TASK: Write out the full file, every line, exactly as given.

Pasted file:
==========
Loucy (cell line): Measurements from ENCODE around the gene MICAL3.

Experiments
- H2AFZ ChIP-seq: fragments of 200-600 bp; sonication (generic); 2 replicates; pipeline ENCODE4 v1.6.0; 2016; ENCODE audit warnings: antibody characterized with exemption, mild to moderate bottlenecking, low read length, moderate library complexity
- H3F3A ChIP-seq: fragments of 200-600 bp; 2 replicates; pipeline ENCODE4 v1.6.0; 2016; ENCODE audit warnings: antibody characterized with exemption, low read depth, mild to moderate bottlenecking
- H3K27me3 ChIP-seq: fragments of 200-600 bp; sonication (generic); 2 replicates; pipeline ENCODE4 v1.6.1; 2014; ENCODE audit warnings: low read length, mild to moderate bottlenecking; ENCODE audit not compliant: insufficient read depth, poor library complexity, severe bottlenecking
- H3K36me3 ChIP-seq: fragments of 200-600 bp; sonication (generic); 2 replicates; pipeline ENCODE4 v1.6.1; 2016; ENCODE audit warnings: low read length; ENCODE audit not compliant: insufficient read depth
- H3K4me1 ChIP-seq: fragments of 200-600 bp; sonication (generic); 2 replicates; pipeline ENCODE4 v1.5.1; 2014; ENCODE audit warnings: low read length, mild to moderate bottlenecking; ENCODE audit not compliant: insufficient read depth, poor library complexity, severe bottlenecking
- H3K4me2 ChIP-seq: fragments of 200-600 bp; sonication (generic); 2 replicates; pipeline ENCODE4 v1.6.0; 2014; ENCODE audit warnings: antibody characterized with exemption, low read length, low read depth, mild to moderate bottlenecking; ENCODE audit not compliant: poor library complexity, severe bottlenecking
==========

Loucy (cell line): Measurements from ENCODE around the gene MICAL3.

Experiments
- H2AFZ ChIP-seq: fragments of 200-600 bp; sonication (generic); 2 replicates; pipeline ENCODE4 v1.6.0; 2016; ENCODE audit warnings: antibody characterized with exemption, mild to moderate bottlenecking, low read length, moderate library complexity
- H3F3A ChIP-seq: fragments of 200-600 bp; 2 replicates; pipeline ENCODE4 v1.6.0; 2016; ENCODE audit warnings: antibody characterized with exemption, low read depth, mild to moderate bottlenecking
- H3K27me3 ChIP-seq: fragments of 200-600 bp; sonication (generic); 2 replicates; pipeline ENCODE4 v1.6.1; 2014; ENCODE audit warnings: low read length, mild to moderate bottlenecking; ENCODE audit not compliant: insufficient read depth, poor library complexity, severe bottlenecking
- H3K36me3 ChIP-seq: fragments of 200-600 bp; sonication (generic); 2 replicates; pipeline ENCODE4 v1.6.1; 2016; ENCODE audit warnings: low read length; ENCODE audit not compliant: insufficient read depth
- H3K4me1 ChIP-seq: fragments of 200-600 bp; sonication (generic); 2 replicates; pipeline ENCODE4 v1.5.1; 2014; ENCODE audit warnings: low read length, mild to moderate bottlenecking; ENCODE audit not compliant: insufficient read depth, poor library complexity, severe bottlenecking
- H3K4me2 ChIP-seq: fragments of 200-600 bp; sonication (generic); 2 replicates; pipeline ENCODE4 v1.6.0; 2014; ENCODE audit warnings: antibody characterized with exemption, low read length, low read depth, mild to moderate bottlenecking; ENCODE audit not compliant: poor library complexity, severe bottlenecking